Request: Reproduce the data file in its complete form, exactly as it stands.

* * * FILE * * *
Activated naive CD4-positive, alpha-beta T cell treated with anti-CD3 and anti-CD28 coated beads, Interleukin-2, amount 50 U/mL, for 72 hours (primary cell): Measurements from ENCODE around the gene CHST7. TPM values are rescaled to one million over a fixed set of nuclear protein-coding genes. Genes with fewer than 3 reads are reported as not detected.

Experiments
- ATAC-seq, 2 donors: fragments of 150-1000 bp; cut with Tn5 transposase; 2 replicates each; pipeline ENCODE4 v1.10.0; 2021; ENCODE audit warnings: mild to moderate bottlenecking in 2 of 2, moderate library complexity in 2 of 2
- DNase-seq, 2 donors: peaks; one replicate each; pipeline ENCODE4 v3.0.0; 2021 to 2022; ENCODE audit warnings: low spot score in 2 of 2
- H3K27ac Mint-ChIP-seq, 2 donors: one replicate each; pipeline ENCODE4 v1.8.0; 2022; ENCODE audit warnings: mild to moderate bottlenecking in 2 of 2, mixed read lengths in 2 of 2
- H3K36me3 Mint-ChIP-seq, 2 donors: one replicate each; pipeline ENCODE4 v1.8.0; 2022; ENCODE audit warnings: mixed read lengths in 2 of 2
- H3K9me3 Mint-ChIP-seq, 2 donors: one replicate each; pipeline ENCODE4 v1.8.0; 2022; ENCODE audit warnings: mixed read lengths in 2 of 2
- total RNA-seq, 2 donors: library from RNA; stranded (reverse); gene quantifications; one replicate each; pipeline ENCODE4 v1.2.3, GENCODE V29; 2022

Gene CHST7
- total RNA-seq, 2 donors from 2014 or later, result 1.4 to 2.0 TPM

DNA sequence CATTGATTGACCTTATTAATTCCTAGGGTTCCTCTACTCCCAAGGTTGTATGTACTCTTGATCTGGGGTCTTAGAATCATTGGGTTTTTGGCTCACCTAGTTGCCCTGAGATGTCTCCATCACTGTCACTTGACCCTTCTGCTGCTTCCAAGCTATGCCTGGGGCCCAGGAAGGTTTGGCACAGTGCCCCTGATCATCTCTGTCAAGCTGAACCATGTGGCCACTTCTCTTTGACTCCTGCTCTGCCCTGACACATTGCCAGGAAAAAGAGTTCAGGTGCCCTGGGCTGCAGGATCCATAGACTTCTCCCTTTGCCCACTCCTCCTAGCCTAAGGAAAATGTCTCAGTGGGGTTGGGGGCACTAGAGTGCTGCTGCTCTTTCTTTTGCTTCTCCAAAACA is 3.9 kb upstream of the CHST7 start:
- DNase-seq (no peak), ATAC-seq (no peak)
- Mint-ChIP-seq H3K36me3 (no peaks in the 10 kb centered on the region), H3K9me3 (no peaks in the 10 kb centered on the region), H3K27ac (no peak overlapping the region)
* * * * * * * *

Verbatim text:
Activated naive CD4-positive, alpha-beta T cell treated with anti-CD3 and anti-CD28 coated beads, Interleukin-2, amount 50 U/mL, for 72 hours (primary cell): Measurements from ENCODE around the gene CHST7. TPM values are rescaled to one million over a fixed set of nuclear protein-coding genes. Genes with fewer than 3 reads are reported as not detected.

Experiments
- ATAC-seq, 2 donors: fragments of 150-1000 bp; cut with Tn5 transposase; 2 replicates each; pipeline ENCODE4 v1.10.0; 2021; ENCODE audit warnings: mild to moderate bottlenecking in 2 of 2, moderate library complexity in 2 of 2
- DNase-seq, 2 donors: peaks; one replicate each; pipeline ENCODE4 v3.0.0; 2021 to 2022; ENCODE audit warnings: low spot score in 2 of 2
- H3K27ac Mint-ChIP-seq, 2 donors: one replicate each; pipeline ENCODE4 v1.8.0; 2022; ENCODE audit warnings: mild to moderate bottlenecking in 2 of 2, mixed read lengths in 2 of 2
- H3K36me3 Mint-ChIP-seq, 2 donors: one replicate each; pipeline ENCODE4 v1.8.0; 2022; ENCODE audit warnings: mixed read lengths in 2 of 2
- H3K9me3 Mint-ChIP-seq, 2 donors: one replicate each; pipeline ENCODE4 v1.8.0; 2022; ENCODE audit warnings: mixed read lengths in 2 of 2
- total RNA-seq, 2 donors: library from RNA; stranded (reverse); gene quantifications; one replicate each; pipeline ENCODE4 v1.2.3, GENCODE V29; 2022

Gene CHST7
- total RNA-seq, 2 donors from 2014 or later, result 1.4 to 2.0 TPM

DNA sequence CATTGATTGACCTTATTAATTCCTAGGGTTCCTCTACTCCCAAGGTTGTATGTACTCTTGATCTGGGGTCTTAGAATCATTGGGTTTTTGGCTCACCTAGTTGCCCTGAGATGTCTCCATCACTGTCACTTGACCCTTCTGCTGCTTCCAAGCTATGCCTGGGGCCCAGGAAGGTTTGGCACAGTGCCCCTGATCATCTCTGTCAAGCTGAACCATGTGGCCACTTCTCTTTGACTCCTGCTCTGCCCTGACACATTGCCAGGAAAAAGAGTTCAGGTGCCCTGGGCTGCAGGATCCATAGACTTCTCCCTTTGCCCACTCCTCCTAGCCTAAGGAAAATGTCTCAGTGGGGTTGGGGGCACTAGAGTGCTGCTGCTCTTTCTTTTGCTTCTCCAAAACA is 3.9 kb upstream of the CHST7 start:
- DNase-seq (no peak), ATAC-seq (no peak)
- Mint-ChIP-seq H3K36me3 (no peaks in the 10 kb centered on the region), H3K9me3 (no peaks in the 10 kb centered on the region), H3K27ac (no peak overlapping the region)